Tianyi Niu, Haydn Hoffman, Daniel C. Lu
  1. Department of Neurosurgery, David Geffen School of Medicine, University of California, Los Angeles, California, USA
  2. Department of Orthopedic Surgery, David Geffen School of Medicine, University of California, Los Angeles, California, USA
  3. Neuromotor Recovery and Rehabilitation Center, David Geffen School of Medicine, University of California, Los Angeles, California, USA
  4. Brain Research Institute, University of California, Los Angeles, California, USA

Correspondence Address:
Daniel C. Lu
Department of Neurosurgery, David Geffen School of Medicine, University of California, Los Angeles, California, USA
Department of Orthopedic Surgery, David Geffen School of Medicine, University of California, Los Angeles, California, USA
Neuromotor Recovery and Rehabilitation Center, David Geffen School of Medicine, University of California, Los Angeles, California, USA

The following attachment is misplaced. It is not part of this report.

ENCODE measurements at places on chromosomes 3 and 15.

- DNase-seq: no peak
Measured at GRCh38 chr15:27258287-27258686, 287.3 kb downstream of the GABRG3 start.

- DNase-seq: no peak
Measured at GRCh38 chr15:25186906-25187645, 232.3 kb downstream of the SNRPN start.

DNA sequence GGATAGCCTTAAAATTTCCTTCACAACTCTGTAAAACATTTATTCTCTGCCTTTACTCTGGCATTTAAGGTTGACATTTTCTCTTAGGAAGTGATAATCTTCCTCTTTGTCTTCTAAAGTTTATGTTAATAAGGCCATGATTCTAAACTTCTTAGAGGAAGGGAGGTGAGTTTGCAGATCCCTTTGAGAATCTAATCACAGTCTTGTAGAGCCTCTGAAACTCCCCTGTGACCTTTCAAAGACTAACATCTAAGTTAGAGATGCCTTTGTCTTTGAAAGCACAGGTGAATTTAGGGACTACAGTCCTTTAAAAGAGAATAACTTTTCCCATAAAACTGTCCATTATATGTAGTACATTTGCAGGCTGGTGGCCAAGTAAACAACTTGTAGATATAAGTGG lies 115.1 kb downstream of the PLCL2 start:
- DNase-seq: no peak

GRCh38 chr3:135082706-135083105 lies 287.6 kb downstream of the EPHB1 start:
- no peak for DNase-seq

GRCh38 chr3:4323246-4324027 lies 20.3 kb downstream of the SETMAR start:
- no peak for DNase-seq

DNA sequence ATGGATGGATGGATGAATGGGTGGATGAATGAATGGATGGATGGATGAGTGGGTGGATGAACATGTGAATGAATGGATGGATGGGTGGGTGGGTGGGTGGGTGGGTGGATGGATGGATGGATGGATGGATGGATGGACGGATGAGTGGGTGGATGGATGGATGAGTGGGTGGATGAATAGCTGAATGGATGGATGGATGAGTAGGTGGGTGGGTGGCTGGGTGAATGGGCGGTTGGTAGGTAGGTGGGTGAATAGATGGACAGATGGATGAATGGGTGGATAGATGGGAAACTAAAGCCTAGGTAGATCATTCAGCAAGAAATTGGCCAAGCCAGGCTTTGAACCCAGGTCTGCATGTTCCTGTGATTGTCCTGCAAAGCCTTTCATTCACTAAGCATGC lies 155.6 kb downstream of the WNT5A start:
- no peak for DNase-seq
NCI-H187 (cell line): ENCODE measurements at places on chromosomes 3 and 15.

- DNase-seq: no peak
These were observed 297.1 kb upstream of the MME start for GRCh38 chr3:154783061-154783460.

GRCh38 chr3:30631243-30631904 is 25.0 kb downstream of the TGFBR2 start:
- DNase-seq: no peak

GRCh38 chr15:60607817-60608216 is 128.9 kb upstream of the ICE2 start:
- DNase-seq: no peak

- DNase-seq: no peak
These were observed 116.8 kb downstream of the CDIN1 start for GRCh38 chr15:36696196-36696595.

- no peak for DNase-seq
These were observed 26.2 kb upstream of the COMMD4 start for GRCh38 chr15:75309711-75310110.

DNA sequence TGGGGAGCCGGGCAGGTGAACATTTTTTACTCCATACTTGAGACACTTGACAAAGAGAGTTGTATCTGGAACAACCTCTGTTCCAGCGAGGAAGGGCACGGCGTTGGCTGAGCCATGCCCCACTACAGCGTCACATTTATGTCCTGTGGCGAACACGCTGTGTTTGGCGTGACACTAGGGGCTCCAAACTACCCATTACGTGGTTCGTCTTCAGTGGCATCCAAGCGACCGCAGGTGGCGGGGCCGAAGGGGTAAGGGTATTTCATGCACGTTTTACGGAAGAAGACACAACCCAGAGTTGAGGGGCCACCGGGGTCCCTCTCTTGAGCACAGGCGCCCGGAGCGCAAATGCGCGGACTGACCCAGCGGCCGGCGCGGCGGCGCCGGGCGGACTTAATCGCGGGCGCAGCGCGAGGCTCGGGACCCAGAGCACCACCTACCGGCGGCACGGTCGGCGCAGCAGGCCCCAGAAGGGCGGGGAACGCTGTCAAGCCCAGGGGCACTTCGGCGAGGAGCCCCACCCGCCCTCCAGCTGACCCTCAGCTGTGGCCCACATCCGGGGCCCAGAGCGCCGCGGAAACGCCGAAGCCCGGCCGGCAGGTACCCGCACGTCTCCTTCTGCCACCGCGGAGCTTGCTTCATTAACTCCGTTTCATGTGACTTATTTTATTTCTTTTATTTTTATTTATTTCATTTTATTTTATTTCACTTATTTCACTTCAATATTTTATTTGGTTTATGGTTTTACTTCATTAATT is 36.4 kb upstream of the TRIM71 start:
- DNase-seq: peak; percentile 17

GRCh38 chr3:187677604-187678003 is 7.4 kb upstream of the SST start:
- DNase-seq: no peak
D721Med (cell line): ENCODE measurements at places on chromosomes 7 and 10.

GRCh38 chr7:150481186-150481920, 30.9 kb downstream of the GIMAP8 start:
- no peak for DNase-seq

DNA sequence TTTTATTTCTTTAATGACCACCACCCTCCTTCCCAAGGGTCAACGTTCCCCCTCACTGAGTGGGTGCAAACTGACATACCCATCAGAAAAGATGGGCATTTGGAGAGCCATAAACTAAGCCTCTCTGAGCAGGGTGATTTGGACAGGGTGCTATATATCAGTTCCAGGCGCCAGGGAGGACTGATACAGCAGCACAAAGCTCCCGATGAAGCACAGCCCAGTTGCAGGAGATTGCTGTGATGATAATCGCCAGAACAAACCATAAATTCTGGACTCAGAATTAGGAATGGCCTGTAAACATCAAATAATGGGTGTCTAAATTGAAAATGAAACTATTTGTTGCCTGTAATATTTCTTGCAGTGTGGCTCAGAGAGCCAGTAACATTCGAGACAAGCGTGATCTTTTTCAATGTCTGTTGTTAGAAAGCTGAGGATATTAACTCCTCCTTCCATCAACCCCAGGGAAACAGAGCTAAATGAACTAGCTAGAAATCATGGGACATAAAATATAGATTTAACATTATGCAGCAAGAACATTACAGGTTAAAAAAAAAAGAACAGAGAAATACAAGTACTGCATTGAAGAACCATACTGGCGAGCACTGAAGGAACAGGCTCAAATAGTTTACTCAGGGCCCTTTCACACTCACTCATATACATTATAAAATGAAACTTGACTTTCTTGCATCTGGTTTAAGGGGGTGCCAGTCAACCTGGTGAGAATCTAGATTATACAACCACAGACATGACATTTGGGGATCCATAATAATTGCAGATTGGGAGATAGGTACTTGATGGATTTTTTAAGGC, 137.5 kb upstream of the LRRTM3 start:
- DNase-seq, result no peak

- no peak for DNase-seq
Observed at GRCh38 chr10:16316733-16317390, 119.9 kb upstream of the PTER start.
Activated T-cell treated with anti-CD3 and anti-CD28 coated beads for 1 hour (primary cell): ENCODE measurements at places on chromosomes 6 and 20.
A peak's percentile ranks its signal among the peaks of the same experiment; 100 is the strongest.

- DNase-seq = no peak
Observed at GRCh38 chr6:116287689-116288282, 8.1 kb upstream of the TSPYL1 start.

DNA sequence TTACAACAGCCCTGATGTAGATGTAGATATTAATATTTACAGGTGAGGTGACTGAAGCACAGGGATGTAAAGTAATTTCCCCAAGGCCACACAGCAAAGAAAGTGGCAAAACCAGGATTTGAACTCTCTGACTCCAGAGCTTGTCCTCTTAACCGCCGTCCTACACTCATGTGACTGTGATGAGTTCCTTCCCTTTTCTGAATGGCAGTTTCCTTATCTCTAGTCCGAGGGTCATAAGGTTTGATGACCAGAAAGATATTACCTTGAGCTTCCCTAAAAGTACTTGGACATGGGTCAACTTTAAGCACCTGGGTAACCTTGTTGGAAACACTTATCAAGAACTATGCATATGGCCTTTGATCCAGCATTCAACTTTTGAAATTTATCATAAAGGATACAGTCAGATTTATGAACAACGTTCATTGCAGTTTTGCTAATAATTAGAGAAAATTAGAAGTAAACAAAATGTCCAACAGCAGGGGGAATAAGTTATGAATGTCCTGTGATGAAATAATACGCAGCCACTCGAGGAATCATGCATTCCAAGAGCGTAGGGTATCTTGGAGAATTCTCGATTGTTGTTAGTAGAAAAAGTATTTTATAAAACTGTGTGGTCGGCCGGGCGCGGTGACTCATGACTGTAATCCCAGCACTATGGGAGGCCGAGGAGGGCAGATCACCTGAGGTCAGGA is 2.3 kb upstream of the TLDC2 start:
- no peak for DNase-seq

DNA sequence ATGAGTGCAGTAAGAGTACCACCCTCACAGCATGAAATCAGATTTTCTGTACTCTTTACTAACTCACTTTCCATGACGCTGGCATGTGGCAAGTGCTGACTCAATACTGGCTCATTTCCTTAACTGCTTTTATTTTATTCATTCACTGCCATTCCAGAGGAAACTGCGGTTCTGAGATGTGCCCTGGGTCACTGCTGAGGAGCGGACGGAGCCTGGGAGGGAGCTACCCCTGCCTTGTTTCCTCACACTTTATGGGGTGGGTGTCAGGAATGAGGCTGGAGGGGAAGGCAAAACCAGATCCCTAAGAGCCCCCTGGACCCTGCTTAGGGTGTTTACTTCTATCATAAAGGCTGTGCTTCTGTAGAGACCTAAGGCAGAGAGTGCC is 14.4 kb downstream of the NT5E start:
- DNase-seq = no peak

Brain Research Institute, University of California, Los Angeles, California, USA


Copyright: © 2017 Surgical Neurology International This is an open access article distributed under the terms of the Creative Commons Attribution-NonCommercial-ShareAlike 3.0 License, which allows others to remix, tweak, and build upon the work non-commercially, as long as the author is credited and the new creations are licensed under the identical terms.

How to cite this article: Tianyi Niu, Haydn Hoffman, Daniel C. Lu. Cervical artificial disc extrusion after a paragliding accident. 07-Jul-2017;8:138

How to cite this URL: Tianyi Niu, Haydn Hoffman, Daniel C. Lu. Cervical artificial disc extrusion after a paragliding accident. 07-Jul-2017;8:138. Available from:

Date of Submission

Date of Acceptance

Date of Web Publication


Background:Cervical total disc replacement (TDR) is an established alternative to anterior cervical discectomy and fusion (ACDF) with excellent long-term outcomes and low failure rates. Cases of implant failure and migration are scarce and primarily limited to several years postoperatively. The authors report a case of anterior extrusion of a C4-C5 ProDisc-C (DePuy Synthes, West Chester, PA, USA) cervical artificial disc (CAD) 14 months after placement due to minor trauma.